Monday, June 21, 2010


Today I will deal with a conflict as to what is the proper time for an employer to file a request for a hearing after it has been determined that the Claimant is entitled to benefits.

The statute involved is:


"2. Contested determinations, rules, or orders. Within twenty days after the mailing or personal delivery of notice of the decision after a hearing on contested determinations, rules or orders by the commissioner, the employer may take an appeal to the appeal board, provided he appeared at the hearing, by filing a notice of appeal with the commissioner, and the commissioner may likewise within such period take an appeal to the board by giving written notice thereof to the employer, regardless of whether or not the commissioner appeared or was represented at the hearing before the referee."

The regulation involved is:

Section 461.2 Application for hearing by employer under subdivision 2 of section 620 (employer case)(italics supplied).

Any employer who claims to be aggrieved by any determination, rule or order of the commissioner under any provision of the law, may apply to the commissioner for a hearing before an administrative law judge, pursuant to subdivision 2 of section 620 of the law, within 30 days after the mailing or personal delivery of notice of such determination, rule or order. A request for a hearing shall be deemed to be timely filed if such request is postmarked within 30 days of the appealing party's receipt of such determination, or if there is other proof of filing of same with the commissioner, such as a fax acknowledgment, a certificate of mailing, a stamped receipt by an agent of the commissioner, or an affidavit of personal service on the commissioner or her agent by a disinterested party. Absent proof to the contrary, an initial determination of the commissioner shall be deemed to have been mailed on the date recited on the initial determination and received by a party to whom it is addressed no later than five business days after the date on which it is mailed. The application for such hearing should be in writing stating the reasons therefor.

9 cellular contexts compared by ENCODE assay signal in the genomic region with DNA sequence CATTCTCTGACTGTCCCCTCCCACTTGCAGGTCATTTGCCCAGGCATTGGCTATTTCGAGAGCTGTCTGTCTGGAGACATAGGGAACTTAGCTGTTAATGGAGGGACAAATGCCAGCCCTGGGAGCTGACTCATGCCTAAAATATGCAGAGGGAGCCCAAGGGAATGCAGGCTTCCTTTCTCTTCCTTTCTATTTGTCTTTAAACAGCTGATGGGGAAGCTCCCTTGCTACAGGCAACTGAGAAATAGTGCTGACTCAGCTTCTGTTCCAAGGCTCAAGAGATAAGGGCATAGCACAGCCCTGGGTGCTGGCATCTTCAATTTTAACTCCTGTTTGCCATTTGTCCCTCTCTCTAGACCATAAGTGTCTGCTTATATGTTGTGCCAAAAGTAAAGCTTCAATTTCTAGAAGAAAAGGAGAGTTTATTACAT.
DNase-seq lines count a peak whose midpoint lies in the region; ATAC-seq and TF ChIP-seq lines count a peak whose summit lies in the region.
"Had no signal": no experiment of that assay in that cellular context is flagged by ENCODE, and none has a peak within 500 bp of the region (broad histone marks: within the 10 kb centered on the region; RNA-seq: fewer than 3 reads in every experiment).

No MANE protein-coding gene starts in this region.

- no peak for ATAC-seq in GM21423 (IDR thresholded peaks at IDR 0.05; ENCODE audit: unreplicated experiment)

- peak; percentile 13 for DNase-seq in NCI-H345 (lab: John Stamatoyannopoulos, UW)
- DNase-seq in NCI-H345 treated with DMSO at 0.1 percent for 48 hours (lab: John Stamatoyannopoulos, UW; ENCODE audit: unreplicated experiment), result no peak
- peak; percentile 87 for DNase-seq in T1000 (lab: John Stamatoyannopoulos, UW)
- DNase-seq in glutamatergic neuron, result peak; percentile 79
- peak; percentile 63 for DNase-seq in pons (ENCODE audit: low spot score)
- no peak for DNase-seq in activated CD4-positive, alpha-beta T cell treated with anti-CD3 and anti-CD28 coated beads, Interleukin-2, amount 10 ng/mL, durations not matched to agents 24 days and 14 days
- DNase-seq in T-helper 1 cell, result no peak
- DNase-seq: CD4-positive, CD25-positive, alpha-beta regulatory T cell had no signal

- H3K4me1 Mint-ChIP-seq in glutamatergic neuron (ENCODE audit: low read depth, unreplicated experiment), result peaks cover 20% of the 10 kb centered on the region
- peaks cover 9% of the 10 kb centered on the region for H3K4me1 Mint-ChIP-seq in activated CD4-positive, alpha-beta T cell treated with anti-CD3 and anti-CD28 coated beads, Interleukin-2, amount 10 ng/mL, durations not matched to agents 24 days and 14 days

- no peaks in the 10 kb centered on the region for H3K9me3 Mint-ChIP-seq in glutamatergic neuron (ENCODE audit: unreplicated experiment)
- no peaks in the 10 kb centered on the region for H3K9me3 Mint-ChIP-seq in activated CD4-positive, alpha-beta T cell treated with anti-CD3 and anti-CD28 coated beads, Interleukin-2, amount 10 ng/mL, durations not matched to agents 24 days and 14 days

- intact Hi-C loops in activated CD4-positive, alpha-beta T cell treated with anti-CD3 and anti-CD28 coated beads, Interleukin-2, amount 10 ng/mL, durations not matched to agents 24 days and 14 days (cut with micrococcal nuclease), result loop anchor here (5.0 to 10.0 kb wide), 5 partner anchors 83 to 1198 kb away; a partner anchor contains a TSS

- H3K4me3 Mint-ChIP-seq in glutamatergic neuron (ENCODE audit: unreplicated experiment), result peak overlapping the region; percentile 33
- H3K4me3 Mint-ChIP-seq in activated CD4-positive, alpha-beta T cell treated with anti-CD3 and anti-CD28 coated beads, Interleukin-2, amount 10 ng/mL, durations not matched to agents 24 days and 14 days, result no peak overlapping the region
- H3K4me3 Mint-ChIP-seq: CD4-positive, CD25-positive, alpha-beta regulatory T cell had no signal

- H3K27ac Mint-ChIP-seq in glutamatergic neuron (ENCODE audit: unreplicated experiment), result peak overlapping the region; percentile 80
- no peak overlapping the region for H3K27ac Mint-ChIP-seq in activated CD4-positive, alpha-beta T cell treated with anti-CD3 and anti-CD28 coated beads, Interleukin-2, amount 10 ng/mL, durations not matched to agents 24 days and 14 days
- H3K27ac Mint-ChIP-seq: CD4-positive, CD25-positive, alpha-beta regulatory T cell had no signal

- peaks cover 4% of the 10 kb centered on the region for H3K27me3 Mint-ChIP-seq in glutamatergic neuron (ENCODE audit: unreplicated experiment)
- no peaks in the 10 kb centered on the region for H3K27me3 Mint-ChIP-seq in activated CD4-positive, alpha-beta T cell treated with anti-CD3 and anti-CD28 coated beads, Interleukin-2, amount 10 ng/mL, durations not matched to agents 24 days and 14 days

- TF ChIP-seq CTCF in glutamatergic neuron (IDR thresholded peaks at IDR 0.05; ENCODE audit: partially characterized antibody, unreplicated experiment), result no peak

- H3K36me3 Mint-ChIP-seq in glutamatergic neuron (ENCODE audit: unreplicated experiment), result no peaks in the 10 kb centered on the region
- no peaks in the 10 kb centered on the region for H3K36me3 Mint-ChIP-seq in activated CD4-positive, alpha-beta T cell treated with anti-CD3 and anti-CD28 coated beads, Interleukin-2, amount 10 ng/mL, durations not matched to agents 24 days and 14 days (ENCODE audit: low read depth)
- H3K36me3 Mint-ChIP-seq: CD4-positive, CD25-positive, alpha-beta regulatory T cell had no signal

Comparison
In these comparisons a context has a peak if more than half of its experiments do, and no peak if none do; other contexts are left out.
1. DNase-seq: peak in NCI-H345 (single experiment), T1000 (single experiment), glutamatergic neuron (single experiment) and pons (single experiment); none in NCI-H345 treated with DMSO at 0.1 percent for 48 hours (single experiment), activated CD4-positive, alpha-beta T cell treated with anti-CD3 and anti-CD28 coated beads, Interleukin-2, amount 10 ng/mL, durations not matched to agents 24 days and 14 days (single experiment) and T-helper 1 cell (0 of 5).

Now note the italic section of the regulation and how it conflicts with the following 3rd Department case:

SURDAM v. COMM. OF LABOR, 51 A.D.3d 1182, 855 N.Y.S.2d 923 [3d Dept 2008]

Appeal from a decision of the Unemployment Insurance Appeal Board, filed February 5, 2007, which, upon reconsideration, adhered to its prior decision ruling, among other things, that claimant was disqualified from receiving unemployment insurance
benefits because his employment was terminated due to misconduct.

Martin T. Surdam, Tonawanda, appellant pro se.

Before: Mercure, J.P., Spain, Rose, Kane and Kavanagh, JJ.

An initial determination finding claimant eligible to receive unemployment insurance benefits was mailed to the parties on April 19, 2006. Although the employer thereafter requested a hearing to challenge that determination, an Administrative Law Judge sustained the initial determination upon the employer's failure to appear. The employer successfully applied to reopen the case and, following a hearing, an Administrative Law Judge overruled an objection by the Commissioner of Labor to the timeliness of the employer's hearing request and determined that claimant was disqualified from receiving benefits because he lost his employment as a result of misconduct. The Unemployment Insurance Appeal Board affirmed that decision and, following claimant's successful application for reopening and reconsideration, adhered to its decision. Claimant now appeals.

Although the employer's hearing request was dated within the statutory 30-day period (see Labor Law § 620 [2]), it was not filed with the Department of Labor until that time period had expired. As such, it was not a timely request (see Matter of Harroun [Commissioner of Labor], 44 AD3d 1220, 1221 [2007]; Matter of Levine [Commissioner of Labor], 253 AD2d 954, 955 [1998]) and the Board's decision must be reversed.

Ordered that the decision is reversed, without costs, and matter remitted to the Unemployment Insurance Appeal Board for further proceedings not inconsistent with this Court's decision.

No comments:

Post a Comment